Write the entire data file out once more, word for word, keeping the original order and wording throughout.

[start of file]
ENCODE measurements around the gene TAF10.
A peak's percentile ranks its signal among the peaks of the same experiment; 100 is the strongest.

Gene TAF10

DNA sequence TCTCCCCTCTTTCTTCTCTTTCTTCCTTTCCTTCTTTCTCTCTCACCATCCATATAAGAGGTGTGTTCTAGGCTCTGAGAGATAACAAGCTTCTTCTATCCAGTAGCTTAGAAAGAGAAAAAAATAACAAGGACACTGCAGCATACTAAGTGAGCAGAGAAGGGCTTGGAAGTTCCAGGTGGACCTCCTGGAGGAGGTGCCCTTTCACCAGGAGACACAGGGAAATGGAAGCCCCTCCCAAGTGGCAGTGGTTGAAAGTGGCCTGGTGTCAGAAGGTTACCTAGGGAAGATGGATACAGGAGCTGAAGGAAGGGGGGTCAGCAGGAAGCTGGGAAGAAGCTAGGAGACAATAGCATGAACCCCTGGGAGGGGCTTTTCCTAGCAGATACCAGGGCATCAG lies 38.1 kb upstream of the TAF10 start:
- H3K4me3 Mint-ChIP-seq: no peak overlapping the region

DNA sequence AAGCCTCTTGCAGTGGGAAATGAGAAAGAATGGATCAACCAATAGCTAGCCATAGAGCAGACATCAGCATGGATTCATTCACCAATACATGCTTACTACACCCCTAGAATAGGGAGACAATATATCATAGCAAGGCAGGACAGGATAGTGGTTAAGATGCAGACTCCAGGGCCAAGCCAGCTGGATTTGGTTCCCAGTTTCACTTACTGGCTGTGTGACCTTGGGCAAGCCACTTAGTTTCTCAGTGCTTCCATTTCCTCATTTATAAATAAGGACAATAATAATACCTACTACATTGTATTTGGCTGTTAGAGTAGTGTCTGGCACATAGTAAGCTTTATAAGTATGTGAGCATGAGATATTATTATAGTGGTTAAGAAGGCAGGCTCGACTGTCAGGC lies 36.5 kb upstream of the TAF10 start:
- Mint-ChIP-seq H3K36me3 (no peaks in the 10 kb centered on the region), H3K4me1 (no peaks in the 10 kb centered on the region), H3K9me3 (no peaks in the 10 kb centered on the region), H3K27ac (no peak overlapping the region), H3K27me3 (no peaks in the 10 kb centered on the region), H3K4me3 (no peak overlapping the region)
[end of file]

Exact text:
ENCODE measurements around the gene TAF10.
A peak's percentile ranks its signal among the peaks of the same experiment; 100 is the strongest.

Gene TAF10

DNA sequence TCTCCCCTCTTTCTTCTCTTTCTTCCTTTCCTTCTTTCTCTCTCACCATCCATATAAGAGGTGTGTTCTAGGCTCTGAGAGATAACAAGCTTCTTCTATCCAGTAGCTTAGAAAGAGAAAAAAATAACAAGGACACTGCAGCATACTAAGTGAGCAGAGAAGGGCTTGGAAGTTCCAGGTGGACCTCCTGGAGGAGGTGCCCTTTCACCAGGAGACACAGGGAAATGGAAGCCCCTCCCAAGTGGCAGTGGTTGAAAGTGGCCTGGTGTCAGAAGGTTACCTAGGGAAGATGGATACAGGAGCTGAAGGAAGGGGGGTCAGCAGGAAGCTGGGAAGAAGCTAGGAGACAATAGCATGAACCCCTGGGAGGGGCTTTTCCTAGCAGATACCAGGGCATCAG lies 38.1 kb upstream of the TAF10 start:
- H3K4me3 Mint-ChIP-seq: no peak overlapping the region

DNA sequence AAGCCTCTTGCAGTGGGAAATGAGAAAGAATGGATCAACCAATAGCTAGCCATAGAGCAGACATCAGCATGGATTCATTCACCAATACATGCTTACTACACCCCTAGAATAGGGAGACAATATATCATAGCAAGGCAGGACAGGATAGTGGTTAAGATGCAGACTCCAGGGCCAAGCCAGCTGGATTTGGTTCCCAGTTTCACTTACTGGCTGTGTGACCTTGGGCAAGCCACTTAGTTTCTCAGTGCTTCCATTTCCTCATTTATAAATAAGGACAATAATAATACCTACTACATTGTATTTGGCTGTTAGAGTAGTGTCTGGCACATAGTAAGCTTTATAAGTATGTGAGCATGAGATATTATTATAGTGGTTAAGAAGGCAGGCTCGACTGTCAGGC lies 36.5 kb upstream of the TAF10 start:
- Mint-ChIP-seq H3K36me3 (no peaks in the 10 kb centered on the region), H3K4me1 (no peaks in the 10 kb centered on the region), H3K9me3 (no peaks in the 10 kb centered on the region), H3K27ac (no peak overlapping the region), H3K27me3 (no peaks in the 10 kb centered on the region), H3K4me3 (no peak overlapping the region)